"So, to make sure we covered all the bases, we calculated our potential [bear-buck season] harvest on success rates that ranged from 6 to 10 percent."
Those calculations were based on average food and weather conditions. This fall, however, has turned out to be anything but average.
Acorns, a staple in bears' autumn diets, are scarce. Even with relatively abundant food items such as beechnuts and hickory nuts factored in, Carpenter described the overall food supply as "spotty to scarce."
When bears don't have enough to eat, they tend to cut their losses by hibernating earlier. Pregnant females in particular have been known to enter their dens as early as the third week of November.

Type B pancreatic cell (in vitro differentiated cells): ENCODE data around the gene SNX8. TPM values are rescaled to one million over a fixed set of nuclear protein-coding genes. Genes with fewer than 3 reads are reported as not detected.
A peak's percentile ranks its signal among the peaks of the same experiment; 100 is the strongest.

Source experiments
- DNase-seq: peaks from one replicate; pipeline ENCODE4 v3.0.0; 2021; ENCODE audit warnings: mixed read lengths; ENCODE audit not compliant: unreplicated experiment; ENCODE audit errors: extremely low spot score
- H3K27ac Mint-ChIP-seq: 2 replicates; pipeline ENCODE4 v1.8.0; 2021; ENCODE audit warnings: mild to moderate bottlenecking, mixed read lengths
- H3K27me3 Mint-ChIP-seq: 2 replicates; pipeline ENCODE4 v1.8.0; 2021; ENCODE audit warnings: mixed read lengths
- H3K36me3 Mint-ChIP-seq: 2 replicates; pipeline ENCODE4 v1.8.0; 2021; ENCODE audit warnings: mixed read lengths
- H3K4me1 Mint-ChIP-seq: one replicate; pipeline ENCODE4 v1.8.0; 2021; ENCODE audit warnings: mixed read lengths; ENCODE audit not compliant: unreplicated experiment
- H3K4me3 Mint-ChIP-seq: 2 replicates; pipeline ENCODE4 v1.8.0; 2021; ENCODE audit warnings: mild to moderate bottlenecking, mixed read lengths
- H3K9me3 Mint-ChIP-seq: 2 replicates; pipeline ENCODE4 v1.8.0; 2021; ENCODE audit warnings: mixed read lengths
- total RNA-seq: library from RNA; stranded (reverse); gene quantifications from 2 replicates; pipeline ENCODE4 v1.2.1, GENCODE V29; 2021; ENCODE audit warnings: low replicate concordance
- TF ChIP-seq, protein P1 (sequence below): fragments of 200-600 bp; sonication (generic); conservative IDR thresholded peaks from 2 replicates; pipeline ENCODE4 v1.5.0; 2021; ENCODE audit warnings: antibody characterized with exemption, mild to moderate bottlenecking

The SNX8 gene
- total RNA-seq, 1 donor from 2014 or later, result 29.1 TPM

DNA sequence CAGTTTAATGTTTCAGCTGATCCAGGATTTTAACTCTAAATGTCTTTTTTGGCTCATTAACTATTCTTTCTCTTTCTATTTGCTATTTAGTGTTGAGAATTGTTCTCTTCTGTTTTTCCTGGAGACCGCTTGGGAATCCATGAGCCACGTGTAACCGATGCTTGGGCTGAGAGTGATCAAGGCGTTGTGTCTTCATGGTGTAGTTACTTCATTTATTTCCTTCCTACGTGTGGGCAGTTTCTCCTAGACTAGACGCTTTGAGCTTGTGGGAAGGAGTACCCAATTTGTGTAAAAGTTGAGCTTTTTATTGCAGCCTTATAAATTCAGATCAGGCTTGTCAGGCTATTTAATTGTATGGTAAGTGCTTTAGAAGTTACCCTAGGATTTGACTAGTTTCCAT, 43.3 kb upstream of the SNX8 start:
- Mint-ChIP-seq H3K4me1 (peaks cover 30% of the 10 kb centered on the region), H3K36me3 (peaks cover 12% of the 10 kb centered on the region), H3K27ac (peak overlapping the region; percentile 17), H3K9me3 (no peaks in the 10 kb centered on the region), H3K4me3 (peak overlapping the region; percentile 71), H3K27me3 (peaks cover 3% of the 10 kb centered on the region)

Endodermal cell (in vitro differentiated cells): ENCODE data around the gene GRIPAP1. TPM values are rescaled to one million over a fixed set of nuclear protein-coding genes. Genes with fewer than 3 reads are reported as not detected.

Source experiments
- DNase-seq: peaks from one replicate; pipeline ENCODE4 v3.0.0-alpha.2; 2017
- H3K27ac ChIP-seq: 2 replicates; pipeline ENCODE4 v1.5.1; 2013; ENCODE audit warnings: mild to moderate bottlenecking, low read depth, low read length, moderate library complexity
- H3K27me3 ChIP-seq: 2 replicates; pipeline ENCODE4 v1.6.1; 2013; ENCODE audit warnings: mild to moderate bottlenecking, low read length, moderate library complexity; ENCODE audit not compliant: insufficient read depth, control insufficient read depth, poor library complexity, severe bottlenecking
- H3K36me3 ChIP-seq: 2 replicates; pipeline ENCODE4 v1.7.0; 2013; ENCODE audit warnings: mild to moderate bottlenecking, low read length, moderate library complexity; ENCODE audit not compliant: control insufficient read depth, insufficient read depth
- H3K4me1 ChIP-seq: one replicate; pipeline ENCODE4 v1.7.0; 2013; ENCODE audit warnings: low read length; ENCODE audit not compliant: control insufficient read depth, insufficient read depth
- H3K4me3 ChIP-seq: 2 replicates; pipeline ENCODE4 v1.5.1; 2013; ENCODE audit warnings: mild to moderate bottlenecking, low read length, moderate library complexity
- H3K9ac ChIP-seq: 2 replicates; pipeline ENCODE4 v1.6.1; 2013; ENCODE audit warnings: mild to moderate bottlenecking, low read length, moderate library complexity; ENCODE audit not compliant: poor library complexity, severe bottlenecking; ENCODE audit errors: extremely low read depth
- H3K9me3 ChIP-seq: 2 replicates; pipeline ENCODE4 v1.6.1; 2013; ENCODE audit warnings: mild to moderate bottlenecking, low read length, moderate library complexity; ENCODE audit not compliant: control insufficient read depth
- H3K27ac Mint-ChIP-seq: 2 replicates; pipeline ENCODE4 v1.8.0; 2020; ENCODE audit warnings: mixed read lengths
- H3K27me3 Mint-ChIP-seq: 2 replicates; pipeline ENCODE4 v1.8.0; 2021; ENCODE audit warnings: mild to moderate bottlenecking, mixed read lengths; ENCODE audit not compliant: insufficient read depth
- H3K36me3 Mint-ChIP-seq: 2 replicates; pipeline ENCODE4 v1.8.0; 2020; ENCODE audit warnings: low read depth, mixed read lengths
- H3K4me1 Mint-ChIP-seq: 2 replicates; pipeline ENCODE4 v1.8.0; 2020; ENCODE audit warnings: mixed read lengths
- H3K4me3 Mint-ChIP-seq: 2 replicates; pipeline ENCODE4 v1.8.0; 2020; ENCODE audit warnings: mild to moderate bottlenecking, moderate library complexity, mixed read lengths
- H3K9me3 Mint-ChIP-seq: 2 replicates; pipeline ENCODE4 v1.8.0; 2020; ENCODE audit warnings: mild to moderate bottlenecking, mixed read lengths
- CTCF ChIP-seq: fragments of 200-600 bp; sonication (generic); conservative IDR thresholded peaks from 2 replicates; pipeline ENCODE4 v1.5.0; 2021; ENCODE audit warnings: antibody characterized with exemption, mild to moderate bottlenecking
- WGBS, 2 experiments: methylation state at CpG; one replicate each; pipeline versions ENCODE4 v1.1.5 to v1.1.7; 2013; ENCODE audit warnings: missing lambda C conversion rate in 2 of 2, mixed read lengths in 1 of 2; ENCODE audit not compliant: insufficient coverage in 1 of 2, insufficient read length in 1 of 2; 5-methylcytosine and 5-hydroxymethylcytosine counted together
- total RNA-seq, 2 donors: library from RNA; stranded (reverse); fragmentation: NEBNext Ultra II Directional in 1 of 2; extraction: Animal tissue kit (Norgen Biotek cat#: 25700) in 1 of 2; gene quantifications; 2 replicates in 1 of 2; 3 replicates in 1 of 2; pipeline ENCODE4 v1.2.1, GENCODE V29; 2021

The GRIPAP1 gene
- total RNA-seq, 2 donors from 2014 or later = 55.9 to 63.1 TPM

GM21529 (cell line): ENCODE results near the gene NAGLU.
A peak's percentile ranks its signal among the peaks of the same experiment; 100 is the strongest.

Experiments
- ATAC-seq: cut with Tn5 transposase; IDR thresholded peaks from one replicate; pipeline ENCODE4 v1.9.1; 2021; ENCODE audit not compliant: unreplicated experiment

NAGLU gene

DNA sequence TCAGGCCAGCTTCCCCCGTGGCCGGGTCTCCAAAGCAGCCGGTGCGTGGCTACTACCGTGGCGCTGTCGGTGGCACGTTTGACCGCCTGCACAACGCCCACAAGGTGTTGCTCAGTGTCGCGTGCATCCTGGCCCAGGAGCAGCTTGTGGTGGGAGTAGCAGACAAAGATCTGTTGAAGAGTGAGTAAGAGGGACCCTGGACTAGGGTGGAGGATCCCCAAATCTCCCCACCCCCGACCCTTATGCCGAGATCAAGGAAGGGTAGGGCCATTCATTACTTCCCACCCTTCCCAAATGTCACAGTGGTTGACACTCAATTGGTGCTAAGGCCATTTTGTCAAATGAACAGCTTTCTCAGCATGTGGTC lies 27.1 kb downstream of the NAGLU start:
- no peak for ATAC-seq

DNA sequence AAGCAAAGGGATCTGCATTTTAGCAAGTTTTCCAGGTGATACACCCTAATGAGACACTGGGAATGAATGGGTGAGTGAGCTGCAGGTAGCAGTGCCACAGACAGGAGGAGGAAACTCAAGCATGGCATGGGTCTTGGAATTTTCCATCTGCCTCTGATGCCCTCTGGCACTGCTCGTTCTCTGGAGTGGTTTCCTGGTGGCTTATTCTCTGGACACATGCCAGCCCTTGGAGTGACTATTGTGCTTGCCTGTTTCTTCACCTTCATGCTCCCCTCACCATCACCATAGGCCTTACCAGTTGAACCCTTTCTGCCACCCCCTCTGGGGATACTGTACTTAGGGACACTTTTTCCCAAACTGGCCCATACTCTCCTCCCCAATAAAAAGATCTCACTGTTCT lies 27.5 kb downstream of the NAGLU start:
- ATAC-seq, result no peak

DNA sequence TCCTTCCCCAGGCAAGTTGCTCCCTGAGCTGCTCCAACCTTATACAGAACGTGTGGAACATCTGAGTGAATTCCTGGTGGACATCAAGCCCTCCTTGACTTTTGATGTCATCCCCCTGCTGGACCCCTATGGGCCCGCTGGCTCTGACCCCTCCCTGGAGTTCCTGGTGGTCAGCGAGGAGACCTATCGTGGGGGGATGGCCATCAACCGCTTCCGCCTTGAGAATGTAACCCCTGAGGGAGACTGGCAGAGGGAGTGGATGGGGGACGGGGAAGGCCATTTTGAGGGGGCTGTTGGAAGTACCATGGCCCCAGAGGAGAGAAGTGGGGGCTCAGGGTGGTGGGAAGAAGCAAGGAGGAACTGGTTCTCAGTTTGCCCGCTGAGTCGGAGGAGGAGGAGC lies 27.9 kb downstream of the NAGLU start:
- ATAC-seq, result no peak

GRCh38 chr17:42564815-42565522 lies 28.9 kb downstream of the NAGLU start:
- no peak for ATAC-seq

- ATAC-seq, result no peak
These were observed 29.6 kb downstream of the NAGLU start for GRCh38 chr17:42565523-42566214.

Unfortunately for hunters, this year's buck season begins Nov. 25, the latest possible date for it to open. Carpenter expects at least some bears to be denned up by then.
"It's going to be interesting," he said. "The calendar definitely worked against us this time. Hunters probably won't see as many females as they otherwise might have. The good news is that there will still be a lot of male bears available for harvest."
Reach John McCoy at johnmc...@wvgazette.com or 304-348-1231.